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Pensacola, FL: antenna install scenario

post #1 of 6
Thread Starter 
My friend was using a decent set of rabbit ears (http://i302.photobucket.com/albums/nn88/EscapeVelo/IMG_0016.jpg) but wanted better reception. For best reception we could have used a pole-mounted outdoor directional antenna, but we didn't want to worry about lightning strikes and we already had a bigger indoor/outdoor omni-directional antenna at our disposal, so we used it. (I think the antenna is an RCA ANT806, as seen here: http://i302.photobucket.com/albums/nn88/EscapeVelo/IMG_0152.jpg)

There is lots of blown-in insulation in the attic, makeing it difficult to work up there, so instead we mounted it under the eave right outside the wall where the TV is. I mounted it a bit lower so the eave might not interfere as much with the signal.

The cable company already has a line coming into the wall in the same spot, so I drilled right above it and used a dual coax wall plate. The run is only about 6-8 ft.

We didn't know what kind of reception we would have, and the cable was about 15-20 ft so we could later run it into the attic if desired, so I tightly rolled the excess and stuffed it inside the wall.

When I unplugged the rabbit ears and plugged in the new antenna, we lost at least 1 channel. Then I plugged in a small amplifier box (pictured at left with jpg linked above) in-line next to the tv and we got some extra channels and everything comes in great. I don't know what kind of reception we could have achieved just by adding the signal amplifier to the rabbit ears.



So my questions are:

1) How do you deal with lightning when mounting an antenna on a pole? (sort of a moot point)

2) Was it good to mount the antenna about 8 inches below the eave to put it more "in the clear" or would it be just as good tucked right up underneath it?

3) Is it okay to roll up an extra 10 ft of cable and stuff it into the wall? (kind of doubtful on this)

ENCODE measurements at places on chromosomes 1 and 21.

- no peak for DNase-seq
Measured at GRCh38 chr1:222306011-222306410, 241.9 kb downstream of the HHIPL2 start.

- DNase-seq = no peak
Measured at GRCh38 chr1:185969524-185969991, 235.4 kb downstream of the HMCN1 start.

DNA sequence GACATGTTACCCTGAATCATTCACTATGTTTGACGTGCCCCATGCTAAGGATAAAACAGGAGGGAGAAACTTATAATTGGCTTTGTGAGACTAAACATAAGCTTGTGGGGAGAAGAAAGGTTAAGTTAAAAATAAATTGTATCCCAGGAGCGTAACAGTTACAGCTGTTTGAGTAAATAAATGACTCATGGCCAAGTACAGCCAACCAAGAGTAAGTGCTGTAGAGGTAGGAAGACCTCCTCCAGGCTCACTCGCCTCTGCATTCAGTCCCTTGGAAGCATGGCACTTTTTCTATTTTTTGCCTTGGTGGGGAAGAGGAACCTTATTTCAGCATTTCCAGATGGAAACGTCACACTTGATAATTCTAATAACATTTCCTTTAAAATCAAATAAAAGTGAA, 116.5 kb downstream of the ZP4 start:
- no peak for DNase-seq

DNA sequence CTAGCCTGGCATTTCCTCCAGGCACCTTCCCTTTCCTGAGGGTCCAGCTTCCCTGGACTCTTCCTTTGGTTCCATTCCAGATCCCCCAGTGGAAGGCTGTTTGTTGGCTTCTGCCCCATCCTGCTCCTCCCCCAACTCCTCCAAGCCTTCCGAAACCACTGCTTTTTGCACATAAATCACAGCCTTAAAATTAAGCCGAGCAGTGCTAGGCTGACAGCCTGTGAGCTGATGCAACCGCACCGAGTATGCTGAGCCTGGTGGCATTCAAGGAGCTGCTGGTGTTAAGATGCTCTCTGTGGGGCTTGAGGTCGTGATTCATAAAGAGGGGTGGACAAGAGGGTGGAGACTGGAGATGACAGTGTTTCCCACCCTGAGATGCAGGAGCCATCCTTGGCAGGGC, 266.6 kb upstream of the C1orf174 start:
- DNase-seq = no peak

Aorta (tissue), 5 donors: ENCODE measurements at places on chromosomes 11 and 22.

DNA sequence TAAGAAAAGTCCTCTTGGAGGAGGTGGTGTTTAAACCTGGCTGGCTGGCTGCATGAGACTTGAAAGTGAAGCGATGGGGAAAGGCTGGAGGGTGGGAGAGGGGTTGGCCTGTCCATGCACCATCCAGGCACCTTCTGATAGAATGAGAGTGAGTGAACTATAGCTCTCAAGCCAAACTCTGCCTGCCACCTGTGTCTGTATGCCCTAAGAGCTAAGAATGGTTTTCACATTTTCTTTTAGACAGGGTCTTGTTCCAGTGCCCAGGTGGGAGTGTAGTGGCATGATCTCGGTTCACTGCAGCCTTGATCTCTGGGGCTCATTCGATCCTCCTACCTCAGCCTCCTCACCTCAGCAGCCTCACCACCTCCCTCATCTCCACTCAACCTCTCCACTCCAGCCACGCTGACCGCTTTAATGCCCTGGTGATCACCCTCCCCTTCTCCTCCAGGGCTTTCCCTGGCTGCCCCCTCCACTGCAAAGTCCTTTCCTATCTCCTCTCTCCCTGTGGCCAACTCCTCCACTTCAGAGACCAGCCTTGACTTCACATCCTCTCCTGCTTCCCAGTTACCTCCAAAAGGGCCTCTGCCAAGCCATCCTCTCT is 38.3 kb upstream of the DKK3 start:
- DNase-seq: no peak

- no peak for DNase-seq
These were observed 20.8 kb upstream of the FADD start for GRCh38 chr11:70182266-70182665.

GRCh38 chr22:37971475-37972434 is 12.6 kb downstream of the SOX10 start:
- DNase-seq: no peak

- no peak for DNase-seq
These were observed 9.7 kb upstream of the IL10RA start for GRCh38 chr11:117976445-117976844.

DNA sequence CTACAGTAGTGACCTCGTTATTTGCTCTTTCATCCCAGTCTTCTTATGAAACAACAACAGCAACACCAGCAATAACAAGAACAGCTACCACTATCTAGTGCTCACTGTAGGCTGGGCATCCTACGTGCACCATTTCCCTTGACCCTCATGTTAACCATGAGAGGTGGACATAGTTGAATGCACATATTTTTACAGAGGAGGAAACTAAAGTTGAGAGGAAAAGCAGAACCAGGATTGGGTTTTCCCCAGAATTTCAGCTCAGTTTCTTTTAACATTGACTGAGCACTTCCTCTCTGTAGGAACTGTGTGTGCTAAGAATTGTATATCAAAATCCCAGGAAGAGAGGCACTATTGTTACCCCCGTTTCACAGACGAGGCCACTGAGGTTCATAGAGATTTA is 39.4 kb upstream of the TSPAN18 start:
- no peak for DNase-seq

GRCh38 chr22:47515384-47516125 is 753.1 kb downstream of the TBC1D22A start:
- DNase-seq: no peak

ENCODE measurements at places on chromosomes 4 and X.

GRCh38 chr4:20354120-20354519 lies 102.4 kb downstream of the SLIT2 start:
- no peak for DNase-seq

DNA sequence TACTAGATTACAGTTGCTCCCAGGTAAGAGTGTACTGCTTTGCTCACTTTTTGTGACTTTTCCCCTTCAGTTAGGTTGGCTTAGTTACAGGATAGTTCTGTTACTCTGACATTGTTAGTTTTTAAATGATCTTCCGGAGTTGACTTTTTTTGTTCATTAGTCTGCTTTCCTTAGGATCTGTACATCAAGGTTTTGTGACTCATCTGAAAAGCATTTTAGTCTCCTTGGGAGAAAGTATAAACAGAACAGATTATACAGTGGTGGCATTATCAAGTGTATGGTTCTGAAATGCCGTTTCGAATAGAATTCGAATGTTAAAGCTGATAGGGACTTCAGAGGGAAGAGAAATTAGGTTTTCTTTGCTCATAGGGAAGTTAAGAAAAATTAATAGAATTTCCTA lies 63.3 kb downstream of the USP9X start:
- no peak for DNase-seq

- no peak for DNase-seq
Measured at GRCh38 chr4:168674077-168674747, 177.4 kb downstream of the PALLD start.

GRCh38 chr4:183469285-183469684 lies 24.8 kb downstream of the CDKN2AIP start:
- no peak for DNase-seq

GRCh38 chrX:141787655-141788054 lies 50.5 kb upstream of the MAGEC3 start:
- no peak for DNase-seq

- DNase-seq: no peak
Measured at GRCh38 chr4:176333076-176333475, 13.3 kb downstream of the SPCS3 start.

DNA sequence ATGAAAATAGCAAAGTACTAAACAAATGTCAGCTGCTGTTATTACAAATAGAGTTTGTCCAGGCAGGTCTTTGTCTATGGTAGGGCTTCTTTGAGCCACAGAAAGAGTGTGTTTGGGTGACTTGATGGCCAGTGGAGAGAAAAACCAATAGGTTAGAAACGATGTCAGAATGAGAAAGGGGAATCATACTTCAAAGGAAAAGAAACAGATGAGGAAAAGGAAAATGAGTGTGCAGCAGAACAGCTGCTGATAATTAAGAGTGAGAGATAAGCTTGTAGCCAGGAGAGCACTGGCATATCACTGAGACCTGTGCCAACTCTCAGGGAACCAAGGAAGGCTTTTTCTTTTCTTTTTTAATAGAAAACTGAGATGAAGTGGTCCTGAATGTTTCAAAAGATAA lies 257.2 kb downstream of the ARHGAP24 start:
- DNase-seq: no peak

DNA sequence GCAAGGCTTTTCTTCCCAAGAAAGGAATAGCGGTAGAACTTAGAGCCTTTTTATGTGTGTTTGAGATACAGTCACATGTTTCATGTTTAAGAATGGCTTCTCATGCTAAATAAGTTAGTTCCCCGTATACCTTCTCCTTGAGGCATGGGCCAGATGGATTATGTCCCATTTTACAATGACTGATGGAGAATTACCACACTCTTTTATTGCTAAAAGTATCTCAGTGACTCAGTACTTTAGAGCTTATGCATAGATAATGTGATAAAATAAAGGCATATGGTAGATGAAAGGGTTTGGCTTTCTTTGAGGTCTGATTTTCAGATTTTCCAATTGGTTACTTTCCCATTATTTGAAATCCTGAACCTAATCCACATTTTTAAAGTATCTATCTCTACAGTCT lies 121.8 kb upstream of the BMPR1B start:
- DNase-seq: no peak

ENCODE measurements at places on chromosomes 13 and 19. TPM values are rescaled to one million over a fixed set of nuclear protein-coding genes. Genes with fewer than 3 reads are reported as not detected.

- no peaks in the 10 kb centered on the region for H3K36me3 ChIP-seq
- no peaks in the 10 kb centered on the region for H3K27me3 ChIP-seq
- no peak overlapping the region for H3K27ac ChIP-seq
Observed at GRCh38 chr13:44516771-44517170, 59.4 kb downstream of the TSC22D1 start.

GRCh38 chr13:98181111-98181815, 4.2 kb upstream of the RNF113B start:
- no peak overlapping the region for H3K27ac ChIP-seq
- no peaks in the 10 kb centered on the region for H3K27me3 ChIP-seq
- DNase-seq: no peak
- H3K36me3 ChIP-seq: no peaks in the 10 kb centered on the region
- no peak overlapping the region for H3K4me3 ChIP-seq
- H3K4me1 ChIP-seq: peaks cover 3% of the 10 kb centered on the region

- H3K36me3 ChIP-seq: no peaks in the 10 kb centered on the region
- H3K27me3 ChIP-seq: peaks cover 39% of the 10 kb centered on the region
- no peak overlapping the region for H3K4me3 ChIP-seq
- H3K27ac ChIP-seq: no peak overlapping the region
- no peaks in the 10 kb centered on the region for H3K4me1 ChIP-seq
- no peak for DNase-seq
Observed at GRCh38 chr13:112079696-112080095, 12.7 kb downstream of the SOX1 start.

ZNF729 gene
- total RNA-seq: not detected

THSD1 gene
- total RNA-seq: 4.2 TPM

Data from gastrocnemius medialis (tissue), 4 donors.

4) How much benefit are we really getting from the new antenna and how much is likely coming from the amplifier?

5) Does the amplifier neeed to go near the antenna, near the tv, or does it matter? (Does it push a good signal, or does it restore a faded signal? Or am I thinking in the wrong way?)



My theory is that the new antenna IS picking up a better signal with more channels, and that my 10 ft of tightly rolled cable inside the wall is killing it, and the amplifier is bringing it back, and that the amplifier applied to the rabbit ears probably wouldn't have done much good.

Also I bought some u-shaped cable clips with nails, but they won't go into the brick and they're too short to reach the mortar. The existing cable from the cable company looks to use the same clips but the nails are in the brick. How does that work? There are also a couple of clips in the mortar, but with screws instead of nails. Any tips?



EDIT:

Location: Pensacola, FL
TV Fool: http://www.tvfool.com/?option=com_wrapper&Itemid=29&q=id%3d1dda02f6028807


Edited by GrandPixel - 1/24/13 at 1:40pm
post #2 of 6
You should enter your location into www.tvfool.com and then copy/paste the results URL (web address) into a post so we can determine whether strong signal overload of ANT806's Preamp is a possible problem...weaker stations can be blocked by intermodulation noise products.